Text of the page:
I must say, I have no idea what to make of Kim Clijsters taking the tennis player’s equivalent to a nun’s vow of chastity—she will never, for the rest of her career, retain a coach. The most obvious interpretation here is that Kim was disgusted by the way her split with Marc De Hous became a Big Story—one in which she was slammed in various places for giving him a lousy seven-grand bonus for helping her win the U.S. Open.

And remember, because she also won the U.S. Open Series, Kim walked out of Arthur Ashe Stadium with a check for over two million bucks.

After that news broke, Kamakshi from Court Coverage sent me an update, translating from Kim’s own website. The thrust of the Kim’s comments, according to the multi-talented Kamakshi (you can translate them from the French if you’re up to it):

Note the bitter undercurrent in her words. Later, a message from De Hous himself appeared. In it, he said he wanted to rebut the reports that he got only $7,500 for the U.S. Open, adding that the figure represented a bonus over-and-above the terms of the (confidential) financial agreement he had with the Clijsters family.

Does anybody else share my feeling that here, as in most cases when people say, This isn’t about the money, it’s about . . . the money?

One possibility here is that De Hous forced Kim’s hand, and she wasn't about to roll over for him, bad press or not. I'm not sure how much De Hous has done for Clijsters, but I do know that there are a lot of coaches out there—and note, they’re all men—who seem to have found work that involves a lot more coasting than counseling and strategizing.

This is very tricky territory (the best landscape to muck around in, no?), where you can sound like a feminist sympathizer at one moment (the Horror! the Horror!) and a sexist pig (who me?) the next, because conflicting things often appear to be true when it comes to woman players and male coaches (not that similar cases don’t exist among the male players):

Male coaches exploit the apparently greater need typical female pros have for the kind of comfort, security and hand-holding that a coach provides (some elements in Justin Gimelstob’s recent blog-rant were, regrettably, true). That can, but doesn’t necessarily, spell R-I-P-O-F-F.

Trust me—I’ve known enough coaches who little respect for their female charges, but also lack the integrity to turn down the money and perks that come with the job.

On the other hand, the psychological warfare on the WTA tour can be pretty intense, and having your own coach sends some pretty powerful signals: I am somebody, I have my own coach! I am working on my game, all the time. I am an empowered woman who can afford to have her own hitting partner-gofer-grief counselor, and guess what? He’s a man, and he’s at my beck-and-call at all hours of the day or night. I asked God if this was all right, by the way, and She said “Sure!”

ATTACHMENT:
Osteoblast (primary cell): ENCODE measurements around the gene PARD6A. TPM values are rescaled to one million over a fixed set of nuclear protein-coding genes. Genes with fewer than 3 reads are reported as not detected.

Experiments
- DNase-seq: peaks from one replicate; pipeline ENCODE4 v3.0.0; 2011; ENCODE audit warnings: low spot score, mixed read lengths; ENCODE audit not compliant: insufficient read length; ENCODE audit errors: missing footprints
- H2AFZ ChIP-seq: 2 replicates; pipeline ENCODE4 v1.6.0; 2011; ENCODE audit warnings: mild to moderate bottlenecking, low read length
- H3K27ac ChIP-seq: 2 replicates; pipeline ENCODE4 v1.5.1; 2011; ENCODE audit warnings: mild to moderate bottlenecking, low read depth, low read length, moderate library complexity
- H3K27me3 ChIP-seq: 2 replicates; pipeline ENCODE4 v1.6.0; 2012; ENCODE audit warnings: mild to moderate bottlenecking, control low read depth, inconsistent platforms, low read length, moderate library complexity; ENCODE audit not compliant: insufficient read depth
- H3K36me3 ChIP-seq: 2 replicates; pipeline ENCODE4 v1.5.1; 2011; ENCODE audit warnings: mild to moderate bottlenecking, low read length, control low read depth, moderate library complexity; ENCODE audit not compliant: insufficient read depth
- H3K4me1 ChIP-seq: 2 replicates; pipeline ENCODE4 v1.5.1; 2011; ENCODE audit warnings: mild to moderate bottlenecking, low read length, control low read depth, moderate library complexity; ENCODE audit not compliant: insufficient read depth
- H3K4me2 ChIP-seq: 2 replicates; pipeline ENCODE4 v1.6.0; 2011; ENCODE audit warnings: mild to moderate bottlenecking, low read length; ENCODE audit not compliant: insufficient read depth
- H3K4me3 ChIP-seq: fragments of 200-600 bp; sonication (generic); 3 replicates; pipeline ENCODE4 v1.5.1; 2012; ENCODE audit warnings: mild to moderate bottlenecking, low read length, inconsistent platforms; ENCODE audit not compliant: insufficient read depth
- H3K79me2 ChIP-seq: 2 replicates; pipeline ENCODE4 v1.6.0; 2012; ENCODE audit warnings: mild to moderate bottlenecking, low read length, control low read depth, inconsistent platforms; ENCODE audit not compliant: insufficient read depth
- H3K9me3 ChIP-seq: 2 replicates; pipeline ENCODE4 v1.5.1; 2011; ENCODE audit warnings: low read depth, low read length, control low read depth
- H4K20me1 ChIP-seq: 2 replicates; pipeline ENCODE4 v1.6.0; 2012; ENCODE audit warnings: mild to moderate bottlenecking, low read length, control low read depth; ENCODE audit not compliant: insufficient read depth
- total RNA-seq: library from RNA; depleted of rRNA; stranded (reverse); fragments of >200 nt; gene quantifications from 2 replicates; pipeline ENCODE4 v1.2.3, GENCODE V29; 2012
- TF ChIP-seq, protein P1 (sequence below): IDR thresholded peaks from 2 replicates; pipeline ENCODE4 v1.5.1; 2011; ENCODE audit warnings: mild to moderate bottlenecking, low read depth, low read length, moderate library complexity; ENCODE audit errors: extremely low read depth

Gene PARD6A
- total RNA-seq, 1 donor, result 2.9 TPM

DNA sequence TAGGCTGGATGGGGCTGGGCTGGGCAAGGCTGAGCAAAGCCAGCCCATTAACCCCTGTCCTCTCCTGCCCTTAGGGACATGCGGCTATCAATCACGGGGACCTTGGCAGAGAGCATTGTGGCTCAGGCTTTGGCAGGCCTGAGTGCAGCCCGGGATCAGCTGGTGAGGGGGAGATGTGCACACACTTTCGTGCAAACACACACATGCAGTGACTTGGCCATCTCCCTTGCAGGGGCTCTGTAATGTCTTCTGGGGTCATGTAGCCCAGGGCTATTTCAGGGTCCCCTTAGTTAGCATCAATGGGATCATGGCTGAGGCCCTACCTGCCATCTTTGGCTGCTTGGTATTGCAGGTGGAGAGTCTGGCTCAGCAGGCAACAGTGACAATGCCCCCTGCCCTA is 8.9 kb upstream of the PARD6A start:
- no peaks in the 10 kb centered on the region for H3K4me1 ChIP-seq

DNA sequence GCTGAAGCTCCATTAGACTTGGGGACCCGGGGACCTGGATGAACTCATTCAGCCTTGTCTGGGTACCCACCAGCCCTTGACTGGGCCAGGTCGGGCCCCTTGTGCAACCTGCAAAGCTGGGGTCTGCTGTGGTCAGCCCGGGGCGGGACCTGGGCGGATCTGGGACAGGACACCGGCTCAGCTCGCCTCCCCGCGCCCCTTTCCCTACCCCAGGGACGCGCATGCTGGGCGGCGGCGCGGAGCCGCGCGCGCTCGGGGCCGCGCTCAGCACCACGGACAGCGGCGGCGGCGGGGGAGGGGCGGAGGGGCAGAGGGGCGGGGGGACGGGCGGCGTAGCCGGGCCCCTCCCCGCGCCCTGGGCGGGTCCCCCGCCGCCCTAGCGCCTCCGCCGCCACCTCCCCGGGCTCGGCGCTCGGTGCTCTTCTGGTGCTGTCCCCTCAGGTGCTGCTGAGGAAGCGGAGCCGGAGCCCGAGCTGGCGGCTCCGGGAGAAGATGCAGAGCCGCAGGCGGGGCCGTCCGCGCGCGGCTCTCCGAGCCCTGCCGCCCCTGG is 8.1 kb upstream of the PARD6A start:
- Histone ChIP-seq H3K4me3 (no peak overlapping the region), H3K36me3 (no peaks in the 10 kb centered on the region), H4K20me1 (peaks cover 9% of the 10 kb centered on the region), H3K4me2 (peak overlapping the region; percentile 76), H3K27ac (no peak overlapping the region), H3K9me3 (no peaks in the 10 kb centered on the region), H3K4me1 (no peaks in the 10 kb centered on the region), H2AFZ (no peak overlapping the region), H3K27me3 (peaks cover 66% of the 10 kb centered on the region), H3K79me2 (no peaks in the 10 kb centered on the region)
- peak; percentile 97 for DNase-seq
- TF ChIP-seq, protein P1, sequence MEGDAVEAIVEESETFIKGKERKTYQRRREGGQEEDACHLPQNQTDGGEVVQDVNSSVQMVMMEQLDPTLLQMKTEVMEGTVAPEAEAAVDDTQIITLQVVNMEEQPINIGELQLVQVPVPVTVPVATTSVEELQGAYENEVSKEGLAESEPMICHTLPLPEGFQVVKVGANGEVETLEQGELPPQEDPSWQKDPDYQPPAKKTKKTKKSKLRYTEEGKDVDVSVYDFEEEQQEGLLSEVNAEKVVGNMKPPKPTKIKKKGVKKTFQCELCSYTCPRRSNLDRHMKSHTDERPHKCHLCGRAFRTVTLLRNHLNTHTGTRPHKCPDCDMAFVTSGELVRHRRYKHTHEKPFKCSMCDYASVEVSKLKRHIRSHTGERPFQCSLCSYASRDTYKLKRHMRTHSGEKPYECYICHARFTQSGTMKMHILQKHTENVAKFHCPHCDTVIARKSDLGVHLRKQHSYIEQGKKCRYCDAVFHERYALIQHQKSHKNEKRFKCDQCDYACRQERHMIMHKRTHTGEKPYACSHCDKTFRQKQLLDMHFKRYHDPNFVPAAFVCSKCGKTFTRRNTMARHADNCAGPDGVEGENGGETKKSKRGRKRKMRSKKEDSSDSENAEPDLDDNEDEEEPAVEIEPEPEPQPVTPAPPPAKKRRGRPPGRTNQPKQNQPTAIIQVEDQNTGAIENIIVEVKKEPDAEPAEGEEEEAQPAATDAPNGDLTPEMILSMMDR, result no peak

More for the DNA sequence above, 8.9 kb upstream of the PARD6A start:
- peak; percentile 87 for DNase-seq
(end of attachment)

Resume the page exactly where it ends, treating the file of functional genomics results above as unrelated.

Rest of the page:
In any event, the suspicions about Kim’s dramatic, open-and-shut announcement is that it sounds almost like the result of a fit of pique. It's right on the heels of her break with De Hous, as if she’s what she's really saying is, “If that’s how coaches are going to be, fine! Heck with ‘em!”

Then again, maybe Kim is going Old School, asserting her independence, and rejecting the rock-star syndrome. Maybe she doesn’t get an especially big kick out of watching some 50-year-old guy running around trying to find her Sleepy Time Almond Sunset tea. Now she can also save a few shekels in the process.

Good for Kim.

This may be the most dramatic statement of autonomy a top female tennis player has made in recent memory, and it reminds me of Evonne Goolagong-Cawley in her heyday. She never had a coach, properly speaking, after she parted with her mentor, Vic Edwards.

And consider this: The other Grand Slam title winner of 2005 who goes coachless (for all practical purposes) is Roger Federer.

Not bad company, huh?

I see only two things to question here. One, how is Kim going to get consistently satisfactory hitting partners, for that may be the most valuable function that most male coaches perform these days. Two, who does Kim turn to if her forehand goes on the fritz, or if she suddenly has a lot of trouble getting first serves into the box? Those things happen to players, even the best of players. To make a point of saying you’ll never hire a coach again for the rest of your career seems needlessly dramatic.

One thing is pretty certain. Kim is being naïve when she says, “I think with the experience I have, I can easily tell what I’m doing well or badly in training.”

Yes, Kim, but it isn’t what you do in training that counts; it’s what you do—or fail to do—under the strain of competition. And how you get back to doing it when you've lost your way.

Sometimes we look too hard for a single-bullet theory. in this case, I suspect that the coaching controversy as well as Clijsters' temperament went into making her decision.

These facts, though, remain indisputable: Clijsters had a falling out with her coach at the absolute zenith of her career, when it’s hard to imagine anything but money being the source of the rift. Clijsters is making a strong statement that goes against the gestalt of her profession. She’s taking a chance.